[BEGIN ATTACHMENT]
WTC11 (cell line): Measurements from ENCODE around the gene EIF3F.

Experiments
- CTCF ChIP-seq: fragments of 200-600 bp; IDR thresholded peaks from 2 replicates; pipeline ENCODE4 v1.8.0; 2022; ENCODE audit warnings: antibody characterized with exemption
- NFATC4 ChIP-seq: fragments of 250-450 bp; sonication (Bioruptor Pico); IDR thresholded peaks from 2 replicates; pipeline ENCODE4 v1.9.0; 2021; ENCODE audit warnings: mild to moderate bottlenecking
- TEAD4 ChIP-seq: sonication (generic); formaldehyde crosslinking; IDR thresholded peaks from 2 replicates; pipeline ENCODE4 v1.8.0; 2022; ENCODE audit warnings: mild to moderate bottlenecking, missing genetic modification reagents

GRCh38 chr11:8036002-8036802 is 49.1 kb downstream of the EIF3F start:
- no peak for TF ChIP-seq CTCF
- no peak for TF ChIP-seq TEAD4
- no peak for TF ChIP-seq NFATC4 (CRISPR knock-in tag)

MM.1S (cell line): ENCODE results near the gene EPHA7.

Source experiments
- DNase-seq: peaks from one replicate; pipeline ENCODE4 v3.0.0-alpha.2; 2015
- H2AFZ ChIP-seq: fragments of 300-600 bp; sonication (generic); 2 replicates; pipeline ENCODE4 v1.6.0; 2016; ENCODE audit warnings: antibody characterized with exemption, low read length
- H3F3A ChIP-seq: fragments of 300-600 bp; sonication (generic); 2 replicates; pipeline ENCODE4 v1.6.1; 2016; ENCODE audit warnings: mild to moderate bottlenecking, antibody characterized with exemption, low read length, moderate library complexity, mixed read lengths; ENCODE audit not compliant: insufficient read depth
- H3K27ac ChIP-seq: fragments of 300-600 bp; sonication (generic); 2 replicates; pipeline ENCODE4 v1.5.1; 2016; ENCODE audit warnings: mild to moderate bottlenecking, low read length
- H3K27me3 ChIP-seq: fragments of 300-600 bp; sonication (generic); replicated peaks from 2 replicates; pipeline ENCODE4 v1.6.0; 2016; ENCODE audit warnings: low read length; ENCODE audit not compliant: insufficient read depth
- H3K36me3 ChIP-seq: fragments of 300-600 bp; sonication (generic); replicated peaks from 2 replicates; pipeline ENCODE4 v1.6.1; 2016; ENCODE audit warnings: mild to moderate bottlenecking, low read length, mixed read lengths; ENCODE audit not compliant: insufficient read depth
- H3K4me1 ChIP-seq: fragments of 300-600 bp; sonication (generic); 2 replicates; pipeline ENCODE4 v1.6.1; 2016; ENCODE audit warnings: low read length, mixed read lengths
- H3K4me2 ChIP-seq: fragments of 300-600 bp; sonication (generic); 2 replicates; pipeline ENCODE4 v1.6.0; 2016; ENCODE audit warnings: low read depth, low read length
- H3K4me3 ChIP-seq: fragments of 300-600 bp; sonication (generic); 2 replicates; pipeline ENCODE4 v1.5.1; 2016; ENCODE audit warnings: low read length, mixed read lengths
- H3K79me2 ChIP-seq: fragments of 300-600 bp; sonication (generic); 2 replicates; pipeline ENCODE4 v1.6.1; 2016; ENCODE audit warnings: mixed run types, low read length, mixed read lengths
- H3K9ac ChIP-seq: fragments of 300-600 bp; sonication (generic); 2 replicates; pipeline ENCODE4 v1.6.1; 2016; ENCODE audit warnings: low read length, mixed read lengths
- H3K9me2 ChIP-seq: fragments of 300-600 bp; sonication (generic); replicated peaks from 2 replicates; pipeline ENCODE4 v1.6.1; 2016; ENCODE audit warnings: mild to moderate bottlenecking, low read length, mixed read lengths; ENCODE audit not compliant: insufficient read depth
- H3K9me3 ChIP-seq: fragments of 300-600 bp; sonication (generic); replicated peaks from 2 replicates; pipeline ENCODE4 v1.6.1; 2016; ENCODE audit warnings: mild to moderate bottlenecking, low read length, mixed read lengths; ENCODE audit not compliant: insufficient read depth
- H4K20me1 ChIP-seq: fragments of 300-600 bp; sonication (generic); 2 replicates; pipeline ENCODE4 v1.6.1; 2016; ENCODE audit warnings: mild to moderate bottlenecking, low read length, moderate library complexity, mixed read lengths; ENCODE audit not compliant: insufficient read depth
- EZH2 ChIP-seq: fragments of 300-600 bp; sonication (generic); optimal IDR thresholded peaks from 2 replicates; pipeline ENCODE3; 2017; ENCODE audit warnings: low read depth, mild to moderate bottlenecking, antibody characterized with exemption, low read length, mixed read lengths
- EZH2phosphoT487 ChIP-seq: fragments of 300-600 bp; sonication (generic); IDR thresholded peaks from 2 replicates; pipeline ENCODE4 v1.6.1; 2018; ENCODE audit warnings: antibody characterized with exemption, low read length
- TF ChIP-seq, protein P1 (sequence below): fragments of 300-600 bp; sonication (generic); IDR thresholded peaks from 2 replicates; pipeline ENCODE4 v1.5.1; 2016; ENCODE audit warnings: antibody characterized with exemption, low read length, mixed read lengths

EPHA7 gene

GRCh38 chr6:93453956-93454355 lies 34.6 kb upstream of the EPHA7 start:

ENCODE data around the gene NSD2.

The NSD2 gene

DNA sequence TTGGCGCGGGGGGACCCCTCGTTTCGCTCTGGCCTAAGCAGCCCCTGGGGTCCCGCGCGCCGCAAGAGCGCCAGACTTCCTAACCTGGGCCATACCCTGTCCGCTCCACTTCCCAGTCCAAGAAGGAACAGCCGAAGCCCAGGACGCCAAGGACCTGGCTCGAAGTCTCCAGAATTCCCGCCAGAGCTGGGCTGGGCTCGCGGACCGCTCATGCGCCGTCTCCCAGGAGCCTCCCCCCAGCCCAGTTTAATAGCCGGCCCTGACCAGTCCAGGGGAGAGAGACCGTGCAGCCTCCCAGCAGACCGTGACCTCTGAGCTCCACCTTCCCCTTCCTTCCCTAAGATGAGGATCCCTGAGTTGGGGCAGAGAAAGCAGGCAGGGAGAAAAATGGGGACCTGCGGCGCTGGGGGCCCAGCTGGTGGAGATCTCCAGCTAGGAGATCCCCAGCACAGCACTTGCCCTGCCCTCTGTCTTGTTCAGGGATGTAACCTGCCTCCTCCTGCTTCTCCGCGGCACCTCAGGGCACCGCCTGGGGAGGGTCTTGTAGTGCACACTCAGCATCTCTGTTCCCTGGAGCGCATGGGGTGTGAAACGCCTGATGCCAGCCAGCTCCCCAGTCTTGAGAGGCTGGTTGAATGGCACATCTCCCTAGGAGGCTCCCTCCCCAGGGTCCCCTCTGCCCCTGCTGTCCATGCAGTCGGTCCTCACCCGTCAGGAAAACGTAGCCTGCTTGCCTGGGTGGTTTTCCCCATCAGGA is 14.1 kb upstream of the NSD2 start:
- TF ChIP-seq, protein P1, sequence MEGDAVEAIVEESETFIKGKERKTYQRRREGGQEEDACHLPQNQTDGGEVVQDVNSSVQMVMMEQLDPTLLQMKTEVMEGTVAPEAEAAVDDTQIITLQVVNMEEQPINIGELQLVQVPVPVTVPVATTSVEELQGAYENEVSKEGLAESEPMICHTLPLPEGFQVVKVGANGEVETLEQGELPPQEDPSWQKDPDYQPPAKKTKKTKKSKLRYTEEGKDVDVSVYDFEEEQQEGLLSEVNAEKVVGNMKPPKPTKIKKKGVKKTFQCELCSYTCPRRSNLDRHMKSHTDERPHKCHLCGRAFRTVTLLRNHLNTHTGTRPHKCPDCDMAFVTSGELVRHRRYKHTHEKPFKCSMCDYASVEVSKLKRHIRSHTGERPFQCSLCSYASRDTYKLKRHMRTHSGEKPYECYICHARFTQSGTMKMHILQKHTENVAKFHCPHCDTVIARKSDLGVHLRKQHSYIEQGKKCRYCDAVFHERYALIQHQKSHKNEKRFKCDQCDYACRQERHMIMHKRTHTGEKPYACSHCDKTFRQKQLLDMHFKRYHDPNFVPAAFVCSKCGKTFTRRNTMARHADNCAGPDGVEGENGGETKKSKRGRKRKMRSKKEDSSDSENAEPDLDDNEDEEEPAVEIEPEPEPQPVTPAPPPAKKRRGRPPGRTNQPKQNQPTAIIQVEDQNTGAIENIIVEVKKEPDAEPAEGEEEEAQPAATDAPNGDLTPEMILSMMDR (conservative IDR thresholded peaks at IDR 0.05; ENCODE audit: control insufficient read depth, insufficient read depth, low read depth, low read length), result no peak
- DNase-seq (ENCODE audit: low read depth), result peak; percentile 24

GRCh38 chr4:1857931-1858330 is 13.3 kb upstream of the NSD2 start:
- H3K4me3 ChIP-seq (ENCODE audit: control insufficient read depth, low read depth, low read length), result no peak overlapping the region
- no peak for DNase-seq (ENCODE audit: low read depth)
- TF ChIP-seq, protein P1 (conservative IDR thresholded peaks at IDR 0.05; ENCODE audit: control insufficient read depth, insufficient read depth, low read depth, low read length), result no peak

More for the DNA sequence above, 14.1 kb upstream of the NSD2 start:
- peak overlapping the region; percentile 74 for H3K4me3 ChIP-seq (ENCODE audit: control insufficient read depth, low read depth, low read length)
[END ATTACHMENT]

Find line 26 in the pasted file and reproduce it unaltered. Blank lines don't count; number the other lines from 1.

- EZH2 ChIP-seq: fragments of 300-600 bp; sonication (generic); optimal IDR thresholded peaks from 2 replicates; pipeline ENCODE3; 2017; ENCODE audit warnings: low read depth, mild to moderate bottlenecking, antibody characterized with exemption, low read length, mixed read lengths